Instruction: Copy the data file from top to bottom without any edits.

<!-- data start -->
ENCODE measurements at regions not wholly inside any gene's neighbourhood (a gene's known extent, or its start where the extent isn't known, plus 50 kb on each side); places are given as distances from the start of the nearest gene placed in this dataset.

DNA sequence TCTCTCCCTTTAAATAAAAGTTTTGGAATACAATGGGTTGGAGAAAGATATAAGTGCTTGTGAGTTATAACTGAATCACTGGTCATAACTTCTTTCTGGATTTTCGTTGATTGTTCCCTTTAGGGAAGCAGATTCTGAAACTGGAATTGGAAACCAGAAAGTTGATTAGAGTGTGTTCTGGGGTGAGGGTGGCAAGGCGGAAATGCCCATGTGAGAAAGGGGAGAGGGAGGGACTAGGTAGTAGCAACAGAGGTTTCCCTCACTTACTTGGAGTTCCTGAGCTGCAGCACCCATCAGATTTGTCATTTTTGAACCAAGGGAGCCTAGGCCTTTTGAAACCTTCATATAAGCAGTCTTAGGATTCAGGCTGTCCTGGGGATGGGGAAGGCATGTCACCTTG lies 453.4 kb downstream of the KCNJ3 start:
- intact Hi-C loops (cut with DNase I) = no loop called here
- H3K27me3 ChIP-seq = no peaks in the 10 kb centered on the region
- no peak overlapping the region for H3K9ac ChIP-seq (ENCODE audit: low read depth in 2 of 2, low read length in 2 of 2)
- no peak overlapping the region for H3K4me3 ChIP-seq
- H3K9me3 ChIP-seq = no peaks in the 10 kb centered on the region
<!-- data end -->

ENCODE measurements at regions not wholly inside any gene's neighbourhood (a gene's known extent, or its start where the extent isn't known, plus 50 kb on each side); places are given as distances from the start of the nearest gene placed in this dataset.

DNA sequence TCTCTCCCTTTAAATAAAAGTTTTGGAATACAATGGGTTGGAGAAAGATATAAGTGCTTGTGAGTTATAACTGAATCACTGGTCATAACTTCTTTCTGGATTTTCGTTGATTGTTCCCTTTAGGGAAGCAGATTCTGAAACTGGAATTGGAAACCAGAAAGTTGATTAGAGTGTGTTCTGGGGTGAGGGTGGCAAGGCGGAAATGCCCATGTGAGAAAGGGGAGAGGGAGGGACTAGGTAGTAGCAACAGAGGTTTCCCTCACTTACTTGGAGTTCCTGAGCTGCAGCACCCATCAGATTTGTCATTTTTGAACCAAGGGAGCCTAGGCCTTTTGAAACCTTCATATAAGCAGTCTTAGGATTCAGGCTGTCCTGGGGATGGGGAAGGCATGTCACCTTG lies 453.4 kb downstream of the KCNJ3 start:
- intact Hi-C loops (cut with DNase I) = no loop called here
- H3K27me3 ChIP-seq = no peaks in the 10 kb centered on the region
- no peak overlapping the region for H3K9ac ChIP-seq (ENCODE audit: low read depth in 2 of 2, low read length in 2 of 2)
- no peak overlapping the region for H3K4me3 ChIP-seq
- H3K9me3 ChIP-seq = no peaks in the 10 kb centered on the region